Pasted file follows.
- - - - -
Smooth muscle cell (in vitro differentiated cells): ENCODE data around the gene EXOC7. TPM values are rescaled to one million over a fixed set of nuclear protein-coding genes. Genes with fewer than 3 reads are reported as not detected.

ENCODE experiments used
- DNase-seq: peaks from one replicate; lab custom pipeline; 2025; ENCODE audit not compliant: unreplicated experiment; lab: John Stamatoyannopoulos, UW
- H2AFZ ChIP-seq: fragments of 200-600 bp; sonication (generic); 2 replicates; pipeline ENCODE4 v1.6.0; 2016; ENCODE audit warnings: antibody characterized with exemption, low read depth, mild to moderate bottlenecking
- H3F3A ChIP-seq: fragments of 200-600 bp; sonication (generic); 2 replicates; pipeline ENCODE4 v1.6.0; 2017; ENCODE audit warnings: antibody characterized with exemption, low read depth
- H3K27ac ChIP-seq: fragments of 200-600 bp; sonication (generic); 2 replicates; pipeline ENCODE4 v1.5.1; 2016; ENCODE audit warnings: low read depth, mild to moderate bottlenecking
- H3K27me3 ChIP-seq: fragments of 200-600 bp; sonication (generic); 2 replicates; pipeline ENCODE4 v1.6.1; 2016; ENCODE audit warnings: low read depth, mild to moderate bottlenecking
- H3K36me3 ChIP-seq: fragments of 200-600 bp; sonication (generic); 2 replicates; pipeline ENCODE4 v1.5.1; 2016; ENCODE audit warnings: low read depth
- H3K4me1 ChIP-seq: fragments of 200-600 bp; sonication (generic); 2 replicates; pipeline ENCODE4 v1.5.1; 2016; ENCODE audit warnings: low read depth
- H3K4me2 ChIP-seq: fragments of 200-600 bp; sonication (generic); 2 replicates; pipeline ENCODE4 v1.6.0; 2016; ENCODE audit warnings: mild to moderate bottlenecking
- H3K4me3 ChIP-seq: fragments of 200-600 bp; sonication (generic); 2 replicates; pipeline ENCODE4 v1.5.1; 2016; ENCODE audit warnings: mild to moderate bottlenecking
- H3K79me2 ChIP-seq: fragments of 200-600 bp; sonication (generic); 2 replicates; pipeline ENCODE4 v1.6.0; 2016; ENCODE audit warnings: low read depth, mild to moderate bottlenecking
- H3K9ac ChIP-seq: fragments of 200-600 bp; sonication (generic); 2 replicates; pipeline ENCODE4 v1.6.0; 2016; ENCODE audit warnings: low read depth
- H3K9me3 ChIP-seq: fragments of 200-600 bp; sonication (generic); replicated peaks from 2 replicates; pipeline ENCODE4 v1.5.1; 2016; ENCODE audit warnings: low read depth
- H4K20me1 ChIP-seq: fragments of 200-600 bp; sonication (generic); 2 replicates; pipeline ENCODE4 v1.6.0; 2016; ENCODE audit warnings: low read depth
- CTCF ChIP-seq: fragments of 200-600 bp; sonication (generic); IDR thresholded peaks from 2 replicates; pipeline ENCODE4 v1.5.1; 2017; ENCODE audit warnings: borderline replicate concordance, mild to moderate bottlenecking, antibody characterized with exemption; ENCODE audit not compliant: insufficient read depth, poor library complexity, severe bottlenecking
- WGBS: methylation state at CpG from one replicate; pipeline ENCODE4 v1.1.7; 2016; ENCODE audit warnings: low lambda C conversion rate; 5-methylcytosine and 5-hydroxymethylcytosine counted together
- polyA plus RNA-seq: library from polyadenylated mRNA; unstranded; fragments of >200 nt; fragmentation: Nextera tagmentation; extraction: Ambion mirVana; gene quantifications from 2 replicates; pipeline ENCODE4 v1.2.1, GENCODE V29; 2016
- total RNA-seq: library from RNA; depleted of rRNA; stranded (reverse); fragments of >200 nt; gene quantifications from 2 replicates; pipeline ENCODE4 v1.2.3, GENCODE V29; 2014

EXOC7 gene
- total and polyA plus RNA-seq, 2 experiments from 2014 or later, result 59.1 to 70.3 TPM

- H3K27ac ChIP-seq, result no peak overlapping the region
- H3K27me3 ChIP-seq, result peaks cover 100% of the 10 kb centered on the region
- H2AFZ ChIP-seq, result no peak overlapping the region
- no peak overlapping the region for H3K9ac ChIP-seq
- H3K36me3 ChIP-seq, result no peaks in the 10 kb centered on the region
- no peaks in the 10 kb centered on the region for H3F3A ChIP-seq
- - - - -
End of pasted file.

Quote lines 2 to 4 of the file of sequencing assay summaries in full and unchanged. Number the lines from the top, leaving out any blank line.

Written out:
ENCODE experiments used
- DNase-seq: peaks from one replicate; lab custom pipeline; 2025; ENCODE audit not compliant: unreplicated experiment; lab: John Stamatoyannopoulos, UW
- H2AFZ ChIP-seq: fragments of 200-600 bp; sonication (generic); 2 replicates; pipeline ENCODE4 v1.6.0; 2016; ENCODE audit warnings: antibody characterized with exemption, low read depth, mild to moderate bottlenecking